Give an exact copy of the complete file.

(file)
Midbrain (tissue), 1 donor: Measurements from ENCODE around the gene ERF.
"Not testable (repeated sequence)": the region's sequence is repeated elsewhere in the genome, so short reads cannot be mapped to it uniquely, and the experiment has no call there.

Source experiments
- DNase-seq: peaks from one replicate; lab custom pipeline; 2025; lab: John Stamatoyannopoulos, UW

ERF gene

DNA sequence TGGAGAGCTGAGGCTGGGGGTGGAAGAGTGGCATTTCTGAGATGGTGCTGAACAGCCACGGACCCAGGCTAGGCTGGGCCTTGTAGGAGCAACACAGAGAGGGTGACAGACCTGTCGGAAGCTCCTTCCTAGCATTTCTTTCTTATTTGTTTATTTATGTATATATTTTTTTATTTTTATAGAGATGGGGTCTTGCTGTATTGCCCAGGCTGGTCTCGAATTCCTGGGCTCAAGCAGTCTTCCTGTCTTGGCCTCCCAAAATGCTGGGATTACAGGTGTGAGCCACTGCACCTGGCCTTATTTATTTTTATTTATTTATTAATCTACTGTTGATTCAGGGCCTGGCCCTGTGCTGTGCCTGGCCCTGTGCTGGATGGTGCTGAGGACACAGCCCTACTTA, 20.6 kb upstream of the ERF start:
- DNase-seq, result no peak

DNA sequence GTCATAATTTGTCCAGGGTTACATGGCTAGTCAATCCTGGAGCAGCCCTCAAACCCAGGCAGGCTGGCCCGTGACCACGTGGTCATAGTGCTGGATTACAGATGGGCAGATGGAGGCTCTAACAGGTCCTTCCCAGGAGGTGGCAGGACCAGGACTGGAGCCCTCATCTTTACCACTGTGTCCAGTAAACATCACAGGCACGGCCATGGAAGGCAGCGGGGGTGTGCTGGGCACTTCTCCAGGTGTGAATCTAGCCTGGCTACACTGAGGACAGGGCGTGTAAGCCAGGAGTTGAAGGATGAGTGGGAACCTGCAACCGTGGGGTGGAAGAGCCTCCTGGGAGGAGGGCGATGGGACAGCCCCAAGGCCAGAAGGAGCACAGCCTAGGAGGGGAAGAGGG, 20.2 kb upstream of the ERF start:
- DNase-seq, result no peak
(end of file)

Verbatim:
Midbrain (tissue), 1 donor: Measurements from ENCODE around the gene ERF.
"Not testable (repeated sequence)": the region's sequence is repeated elsewhere in the genome, so short reads cannot be mapped to it uniquely, and the experiment has no call there.

Source experiments
- DNase-seq: peaks from one replicate; lab custom pipeline; 2025; lab: John Stamatoyannopoulos, UW

ERF gene

DNA sequence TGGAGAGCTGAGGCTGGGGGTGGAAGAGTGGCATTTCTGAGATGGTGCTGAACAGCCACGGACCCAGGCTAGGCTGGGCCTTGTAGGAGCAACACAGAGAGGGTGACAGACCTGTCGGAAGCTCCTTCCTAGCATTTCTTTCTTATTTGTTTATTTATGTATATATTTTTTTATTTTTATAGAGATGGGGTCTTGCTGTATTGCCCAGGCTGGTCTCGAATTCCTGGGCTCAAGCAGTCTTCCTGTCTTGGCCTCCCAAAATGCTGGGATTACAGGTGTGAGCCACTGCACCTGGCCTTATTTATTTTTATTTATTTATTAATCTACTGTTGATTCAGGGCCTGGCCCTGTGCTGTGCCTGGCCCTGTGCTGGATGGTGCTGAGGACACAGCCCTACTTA, 20.6 kb upstream of the ERF start:
- DNase-seq, result no peak

DNA sequence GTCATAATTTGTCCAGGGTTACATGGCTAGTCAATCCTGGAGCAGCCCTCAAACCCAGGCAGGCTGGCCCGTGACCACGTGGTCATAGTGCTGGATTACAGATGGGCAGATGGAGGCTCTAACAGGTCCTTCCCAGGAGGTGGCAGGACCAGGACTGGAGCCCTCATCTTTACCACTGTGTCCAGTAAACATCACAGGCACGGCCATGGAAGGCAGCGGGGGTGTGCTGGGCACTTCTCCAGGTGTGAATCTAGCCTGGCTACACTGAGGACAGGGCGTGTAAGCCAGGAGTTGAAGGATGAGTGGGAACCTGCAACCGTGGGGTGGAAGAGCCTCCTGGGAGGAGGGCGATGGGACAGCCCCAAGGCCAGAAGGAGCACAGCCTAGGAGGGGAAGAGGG, 20.2 kb upstream of the ERF start:
- DNase-seq, result no peak